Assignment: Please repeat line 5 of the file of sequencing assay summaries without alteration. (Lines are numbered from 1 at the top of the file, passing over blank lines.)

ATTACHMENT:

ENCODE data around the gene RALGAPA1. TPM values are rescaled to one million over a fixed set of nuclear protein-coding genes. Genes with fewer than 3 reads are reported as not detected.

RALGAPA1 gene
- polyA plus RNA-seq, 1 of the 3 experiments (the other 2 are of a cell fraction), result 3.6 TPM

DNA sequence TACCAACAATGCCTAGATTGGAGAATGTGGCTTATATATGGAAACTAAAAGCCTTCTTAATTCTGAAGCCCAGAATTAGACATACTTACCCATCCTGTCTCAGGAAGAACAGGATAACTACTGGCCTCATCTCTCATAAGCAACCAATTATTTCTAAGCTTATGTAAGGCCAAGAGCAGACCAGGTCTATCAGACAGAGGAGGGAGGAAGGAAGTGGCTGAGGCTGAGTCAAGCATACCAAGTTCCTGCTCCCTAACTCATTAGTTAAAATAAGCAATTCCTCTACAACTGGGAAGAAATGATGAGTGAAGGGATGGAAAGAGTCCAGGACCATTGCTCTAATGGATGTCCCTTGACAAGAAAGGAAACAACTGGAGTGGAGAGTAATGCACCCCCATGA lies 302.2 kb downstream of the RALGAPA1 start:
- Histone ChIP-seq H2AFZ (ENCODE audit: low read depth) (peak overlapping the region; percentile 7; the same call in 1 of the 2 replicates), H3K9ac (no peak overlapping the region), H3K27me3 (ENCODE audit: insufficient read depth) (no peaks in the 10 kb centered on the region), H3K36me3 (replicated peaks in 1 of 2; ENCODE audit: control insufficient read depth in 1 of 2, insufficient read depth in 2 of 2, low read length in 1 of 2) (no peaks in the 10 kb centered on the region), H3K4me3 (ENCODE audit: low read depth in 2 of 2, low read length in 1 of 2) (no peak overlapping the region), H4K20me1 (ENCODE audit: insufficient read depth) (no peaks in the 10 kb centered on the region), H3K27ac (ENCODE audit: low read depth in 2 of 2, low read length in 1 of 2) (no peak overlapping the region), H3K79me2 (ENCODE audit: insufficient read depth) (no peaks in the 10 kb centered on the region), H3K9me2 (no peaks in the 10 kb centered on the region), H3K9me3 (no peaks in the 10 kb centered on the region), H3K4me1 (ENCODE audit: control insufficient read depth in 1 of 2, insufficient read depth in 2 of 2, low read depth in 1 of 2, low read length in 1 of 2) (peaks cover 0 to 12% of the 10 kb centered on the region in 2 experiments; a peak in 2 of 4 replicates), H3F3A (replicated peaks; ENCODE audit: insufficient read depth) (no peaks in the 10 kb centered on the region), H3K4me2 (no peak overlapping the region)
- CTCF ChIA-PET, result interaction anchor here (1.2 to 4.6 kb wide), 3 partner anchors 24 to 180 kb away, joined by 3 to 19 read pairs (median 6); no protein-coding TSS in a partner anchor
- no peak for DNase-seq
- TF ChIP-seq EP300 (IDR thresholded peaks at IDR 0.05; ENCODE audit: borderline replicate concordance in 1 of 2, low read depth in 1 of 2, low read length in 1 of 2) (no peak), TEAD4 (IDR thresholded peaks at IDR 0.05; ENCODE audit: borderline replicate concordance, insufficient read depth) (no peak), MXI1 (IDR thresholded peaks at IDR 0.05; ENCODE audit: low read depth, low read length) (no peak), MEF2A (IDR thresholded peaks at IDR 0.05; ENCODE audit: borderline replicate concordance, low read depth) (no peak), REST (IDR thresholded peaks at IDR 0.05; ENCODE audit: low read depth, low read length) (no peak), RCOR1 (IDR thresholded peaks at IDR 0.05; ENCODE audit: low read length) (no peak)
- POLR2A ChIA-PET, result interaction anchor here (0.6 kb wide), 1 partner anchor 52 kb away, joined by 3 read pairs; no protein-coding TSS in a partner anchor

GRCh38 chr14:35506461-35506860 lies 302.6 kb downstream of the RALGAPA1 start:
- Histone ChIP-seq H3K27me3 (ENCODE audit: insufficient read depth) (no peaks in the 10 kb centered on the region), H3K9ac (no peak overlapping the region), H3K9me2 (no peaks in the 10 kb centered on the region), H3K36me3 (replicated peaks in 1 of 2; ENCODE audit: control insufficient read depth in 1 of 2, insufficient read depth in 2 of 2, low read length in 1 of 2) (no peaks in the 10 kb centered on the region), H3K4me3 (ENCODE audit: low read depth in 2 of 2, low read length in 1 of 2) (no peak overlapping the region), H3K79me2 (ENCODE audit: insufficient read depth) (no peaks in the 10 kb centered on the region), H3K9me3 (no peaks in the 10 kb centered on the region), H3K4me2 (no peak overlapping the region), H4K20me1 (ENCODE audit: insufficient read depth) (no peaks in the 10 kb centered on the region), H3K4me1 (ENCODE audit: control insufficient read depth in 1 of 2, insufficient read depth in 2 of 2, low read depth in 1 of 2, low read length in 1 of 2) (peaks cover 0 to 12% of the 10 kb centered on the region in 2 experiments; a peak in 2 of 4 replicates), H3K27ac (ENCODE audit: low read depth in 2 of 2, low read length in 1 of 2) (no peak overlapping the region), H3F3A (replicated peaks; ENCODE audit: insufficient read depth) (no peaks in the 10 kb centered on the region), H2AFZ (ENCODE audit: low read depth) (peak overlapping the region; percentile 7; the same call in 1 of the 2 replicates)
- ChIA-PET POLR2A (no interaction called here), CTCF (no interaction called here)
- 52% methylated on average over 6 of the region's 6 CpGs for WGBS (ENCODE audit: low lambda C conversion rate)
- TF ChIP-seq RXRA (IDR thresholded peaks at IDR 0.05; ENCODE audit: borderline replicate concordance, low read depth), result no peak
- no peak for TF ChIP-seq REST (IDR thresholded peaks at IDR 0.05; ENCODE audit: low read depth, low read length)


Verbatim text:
- Histone ChIP-seq H2AFZ (ENCODE audit: low read depth) (peak overlapping the region; percentile 7; the same call in 1 of the 2 replicates), H3K9ac (no peak overlapping the region), H3K27me3 (ENCODE audit: insufficient read depth) (no peaks in the 10 kb centered on the region), H3K36me3 (replicated peaks in 1 of 2; ENCODE audit: control insufficient read depth in 1 of 2, insufficient read depth in 2 of 2, low read length in 1 of 2) (no peaks in the 10 kb centered on the region), H3K4me3 (ENCODE audit: low read depth in 2 of 2, low read length in 1 of 2) (no peak overlapping the region), H4K20me1 (ENCODE audit: insufficient read depth) (no peaks in the 10 kb centered on the region), H3K27ac (ENCODE audit: low read depth in 2 of 2, low read length in 1 of 2) (no peak overlapping the region), H3K79me2 (ENCODE audit: insufficient read depth) (no peaks in the 10 kb centered on the region), H3K9me2 (no peaks in the 10 kb centered on the region), H3K9me3 (no peaks in the 10 kb centered on the region), H3K4me1 (ENCODE audit: control insufficient read depth in 1 of 2, insufficient read depth in 2 of 2, low read depth in 1 of 2, low read length in 1 of 2) (peaks cover 0 to 12% of the 10 kb centered on the region in 2 experiments; a peak in 2 of 4 replicates), H3F3A (replicated peaks; ENCODE audit: insufficient read depth) (no peaks in the 10 kb centered on the region), H3K4me2 (no peak overlapping the region)